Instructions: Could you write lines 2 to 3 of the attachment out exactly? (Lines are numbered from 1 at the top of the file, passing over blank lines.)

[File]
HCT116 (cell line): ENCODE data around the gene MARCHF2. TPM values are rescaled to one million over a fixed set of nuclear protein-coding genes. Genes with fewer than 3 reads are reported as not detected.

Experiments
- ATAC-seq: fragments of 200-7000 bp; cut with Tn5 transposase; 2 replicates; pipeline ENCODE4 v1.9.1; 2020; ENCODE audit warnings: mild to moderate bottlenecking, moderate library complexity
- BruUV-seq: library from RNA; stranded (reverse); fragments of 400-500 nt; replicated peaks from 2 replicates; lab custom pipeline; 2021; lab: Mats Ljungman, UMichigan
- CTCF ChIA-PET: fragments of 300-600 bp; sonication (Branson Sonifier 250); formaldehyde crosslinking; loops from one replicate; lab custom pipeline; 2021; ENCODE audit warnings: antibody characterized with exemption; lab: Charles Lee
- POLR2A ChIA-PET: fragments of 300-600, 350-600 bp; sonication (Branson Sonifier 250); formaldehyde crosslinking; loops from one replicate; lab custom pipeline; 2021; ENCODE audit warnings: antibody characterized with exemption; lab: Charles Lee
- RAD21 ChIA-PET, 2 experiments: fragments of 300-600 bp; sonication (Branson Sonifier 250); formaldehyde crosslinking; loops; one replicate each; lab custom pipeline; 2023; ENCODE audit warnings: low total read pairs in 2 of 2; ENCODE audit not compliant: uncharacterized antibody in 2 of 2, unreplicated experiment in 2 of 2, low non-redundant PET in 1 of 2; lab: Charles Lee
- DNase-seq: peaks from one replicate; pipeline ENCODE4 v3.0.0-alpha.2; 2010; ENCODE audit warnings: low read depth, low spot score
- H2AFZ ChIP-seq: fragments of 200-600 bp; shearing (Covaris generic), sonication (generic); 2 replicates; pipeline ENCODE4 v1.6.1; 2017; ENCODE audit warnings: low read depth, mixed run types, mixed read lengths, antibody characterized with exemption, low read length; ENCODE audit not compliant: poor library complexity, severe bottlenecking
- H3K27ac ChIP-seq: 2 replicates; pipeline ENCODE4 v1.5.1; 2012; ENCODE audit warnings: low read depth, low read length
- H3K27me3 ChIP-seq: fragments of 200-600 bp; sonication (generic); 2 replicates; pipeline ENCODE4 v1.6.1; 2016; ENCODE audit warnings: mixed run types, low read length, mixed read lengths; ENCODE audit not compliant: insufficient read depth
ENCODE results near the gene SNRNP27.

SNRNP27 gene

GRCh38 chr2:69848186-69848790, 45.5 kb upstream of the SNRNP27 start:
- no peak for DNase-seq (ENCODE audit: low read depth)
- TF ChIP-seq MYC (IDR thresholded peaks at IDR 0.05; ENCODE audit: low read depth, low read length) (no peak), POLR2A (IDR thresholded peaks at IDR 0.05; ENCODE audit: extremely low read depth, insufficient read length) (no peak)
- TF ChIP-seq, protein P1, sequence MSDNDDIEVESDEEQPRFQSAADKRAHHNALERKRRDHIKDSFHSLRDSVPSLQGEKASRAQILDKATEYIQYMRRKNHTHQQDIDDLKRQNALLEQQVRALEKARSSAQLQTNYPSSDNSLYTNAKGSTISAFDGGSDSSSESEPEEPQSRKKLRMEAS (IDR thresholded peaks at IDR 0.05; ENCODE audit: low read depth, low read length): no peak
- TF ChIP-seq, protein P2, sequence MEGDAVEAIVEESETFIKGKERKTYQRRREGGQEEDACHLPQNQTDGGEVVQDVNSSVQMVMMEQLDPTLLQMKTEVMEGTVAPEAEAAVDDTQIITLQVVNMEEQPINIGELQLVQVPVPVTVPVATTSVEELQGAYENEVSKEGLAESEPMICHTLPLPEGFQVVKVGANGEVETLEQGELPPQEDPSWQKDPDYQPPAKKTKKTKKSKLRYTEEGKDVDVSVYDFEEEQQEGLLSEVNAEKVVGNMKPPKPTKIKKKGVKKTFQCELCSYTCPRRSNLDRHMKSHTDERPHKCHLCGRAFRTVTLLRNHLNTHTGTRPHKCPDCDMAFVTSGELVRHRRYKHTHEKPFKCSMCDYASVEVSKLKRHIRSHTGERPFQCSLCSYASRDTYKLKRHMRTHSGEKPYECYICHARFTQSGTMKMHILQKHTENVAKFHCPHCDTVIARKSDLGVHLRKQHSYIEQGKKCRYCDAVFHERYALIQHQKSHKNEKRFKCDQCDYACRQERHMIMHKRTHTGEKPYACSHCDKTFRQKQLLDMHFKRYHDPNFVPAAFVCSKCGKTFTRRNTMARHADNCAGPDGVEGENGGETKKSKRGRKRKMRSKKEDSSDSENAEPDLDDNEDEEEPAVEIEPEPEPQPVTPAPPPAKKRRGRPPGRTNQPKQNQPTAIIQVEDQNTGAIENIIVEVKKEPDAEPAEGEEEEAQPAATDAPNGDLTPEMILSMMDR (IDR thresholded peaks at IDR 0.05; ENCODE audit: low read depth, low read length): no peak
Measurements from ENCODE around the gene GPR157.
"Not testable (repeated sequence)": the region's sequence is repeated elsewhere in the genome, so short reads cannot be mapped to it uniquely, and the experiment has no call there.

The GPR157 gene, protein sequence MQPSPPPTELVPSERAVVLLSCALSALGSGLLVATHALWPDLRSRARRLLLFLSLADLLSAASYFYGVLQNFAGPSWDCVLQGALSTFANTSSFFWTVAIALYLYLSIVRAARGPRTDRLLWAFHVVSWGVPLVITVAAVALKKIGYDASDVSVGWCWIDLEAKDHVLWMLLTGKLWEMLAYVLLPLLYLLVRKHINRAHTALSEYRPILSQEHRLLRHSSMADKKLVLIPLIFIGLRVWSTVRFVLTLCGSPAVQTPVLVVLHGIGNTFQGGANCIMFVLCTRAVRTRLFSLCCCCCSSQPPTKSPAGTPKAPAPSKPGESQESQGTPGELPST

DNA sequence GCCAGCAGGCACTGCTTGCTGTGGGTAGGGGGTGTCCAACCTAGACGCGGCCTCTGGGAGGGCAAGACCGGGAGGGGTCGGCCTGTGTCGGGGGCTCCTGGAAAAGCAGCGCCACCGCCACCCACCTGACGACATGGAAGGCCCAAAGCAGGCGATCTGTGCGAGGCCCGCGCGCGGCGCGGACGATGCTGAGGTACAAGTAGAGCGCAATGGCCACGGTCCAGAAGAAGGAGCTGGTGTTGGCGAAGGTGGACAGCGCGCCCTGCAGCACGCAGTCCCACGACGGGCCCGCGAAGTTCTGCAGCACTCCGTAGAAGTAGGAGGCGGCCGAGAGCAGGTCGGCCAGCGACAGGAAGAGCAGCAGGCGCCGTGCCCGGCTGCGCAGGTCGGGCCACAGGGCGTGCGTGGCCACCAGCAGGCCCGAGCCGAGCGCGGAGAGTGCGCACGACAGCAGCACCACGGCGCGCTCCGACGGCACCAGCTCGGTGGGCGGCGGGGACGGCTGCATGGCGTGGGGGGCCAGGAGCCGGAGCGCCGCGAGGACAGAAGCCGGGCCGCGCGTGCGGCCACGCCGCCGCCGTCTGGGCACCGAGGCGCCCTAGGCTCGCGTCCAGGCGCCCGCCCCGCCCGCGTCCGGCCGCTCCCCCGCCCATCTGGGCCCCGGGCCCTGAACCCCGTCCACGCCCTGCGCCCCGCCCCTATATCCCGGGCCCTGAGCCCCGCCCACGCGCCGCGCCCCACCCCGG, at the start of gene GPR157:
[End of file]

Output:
Experiments
- ATAC-seq: fragments of 200-7000 bp; cut with Tn5 transposase; 2 replicates; pipeline ENCODE4 v1.9.1; 2020; ENCODE audit warnings: mild to moderate bottlenecking, moderate library complexity